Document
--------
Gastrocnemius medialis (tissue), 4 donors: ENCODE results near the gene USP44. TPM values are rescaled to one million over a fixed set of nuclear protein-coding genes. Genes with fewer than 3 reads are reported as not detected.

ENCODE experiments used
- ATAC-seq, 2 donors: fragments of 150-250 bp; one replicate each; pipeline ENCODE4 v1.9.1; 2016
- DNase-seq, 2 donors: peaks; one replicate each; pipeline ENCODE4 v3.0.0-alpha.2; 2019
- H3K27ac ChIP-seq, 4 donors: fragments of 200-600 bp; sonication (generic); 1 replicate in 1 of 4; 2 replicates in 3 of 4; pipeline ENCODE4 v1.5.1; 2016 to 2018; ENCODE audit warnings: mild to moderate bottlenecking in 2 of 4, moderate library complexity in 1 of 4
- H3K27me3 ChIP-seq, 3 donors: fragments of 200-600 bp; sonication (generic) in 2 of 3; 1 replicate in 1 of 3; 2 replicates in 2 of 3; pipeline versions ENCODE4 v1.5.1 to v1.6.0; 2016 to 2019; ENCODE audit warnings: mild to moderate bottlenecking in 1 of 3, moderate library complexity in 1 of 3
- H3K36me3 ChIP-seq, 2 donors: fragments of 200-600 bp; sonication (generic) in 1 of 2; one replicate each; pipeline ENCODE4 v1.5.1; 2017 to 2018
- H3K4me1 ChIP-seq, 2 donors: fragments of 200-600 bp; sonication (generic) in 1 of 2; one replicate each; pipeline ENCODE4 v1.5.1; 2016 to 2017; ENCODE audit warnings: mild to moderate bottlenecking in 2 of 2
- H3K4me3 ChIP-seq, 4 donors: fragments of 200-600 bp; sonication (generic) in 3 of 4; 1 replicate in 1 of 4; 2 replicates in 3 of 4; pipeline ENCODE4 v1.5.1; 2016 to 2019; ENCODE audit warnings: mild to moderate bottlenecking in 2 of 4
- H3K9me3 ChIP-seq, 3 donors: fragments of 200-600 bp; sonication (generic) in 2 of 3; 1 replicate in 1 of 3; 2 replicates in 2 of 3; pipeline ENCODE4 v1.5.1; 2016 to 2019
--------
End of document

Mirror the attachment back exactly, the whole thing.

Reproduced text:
Gastrocnemius medialis (tissue), 4 donors: ENCODE results near the gene USP44. TPM values are rescaled to one million over a fixed set of nuclear protein-coding genes. Genes with fewer than 3 reads are reported as not detected.

ENCODE experiments used
- ATAC-seq, 2 donors: fragments of 150-250 bp; one replicate each; pipeline ENCODE4 v1.9.1; 2016
- DNase-seq, 2 donors: peaks; one replicate each; pipeline ENCODE4 v3.0.0-alpha.2; 2019
- H3K27ac ChIP-seq, 4 donors: fragments of 200-600 bp; sonication (generic); 1 replicate in 1 of 4; 2 replicates in 3 of 4; pipeline ENCODE4 v1.5.1; 2016 to 2018; ENCODE audit warnings: mild to moderate bottlenecking in 2 of 4, moderate library complexity in 1 of 4
- H3K27me3 ChIP-seq, 3 donors: fragments of 200-600 bp; sonication (generic) in 2 of 3; 1 replicate in 1 of 3; 2 replicates in 2 of 3; pipeline versions ENCODE4 v1.5.1 to v1.6.0; 2016 to 2019; ENCODE audit warnings: mild to moderate bottlenecking in 1 of 3, moderate library complexity in 1 of 3
- H3K36me3 ChIP-seq, 2 donors: fragments of 200-600 bp; sonication (generic) in 1 of 2; one replicate each; pipeline ENCODE4 v1.5.1; 2017 to 2018
- H3K4me1 ChIP-seq, 2 donors: fragments of 200-600 bp; sonication (generic) in 1 of 2; one replicate each; pipeline ENCODE4 v1.5.1; 2016 to 2017; ENCODE audit warnings: mild to moderate bottlenecking in 2 of 2
- H3K4me3 ChIP-seq, 4 donors: fragments of 200-600 bp; sonication (generic) in 3 of 4; 1 replicate in 1 of 4; 2 replicates in 3 of 4; pipeline ENCODE4 v1.5.1; 2016 to 2019; ENCODE audit warnings: mild to moderate bottlenecking in 2 of 4
- H3K9me3 ChIP-seq, 3 donors: fragments of 200-600 bp; sonication (generic) in 2 of 3; 1 replicate in 1 of 3; 2 replicates in 2 of 3; pipeline ENCODE4 v1.5.1; 2016 to 2019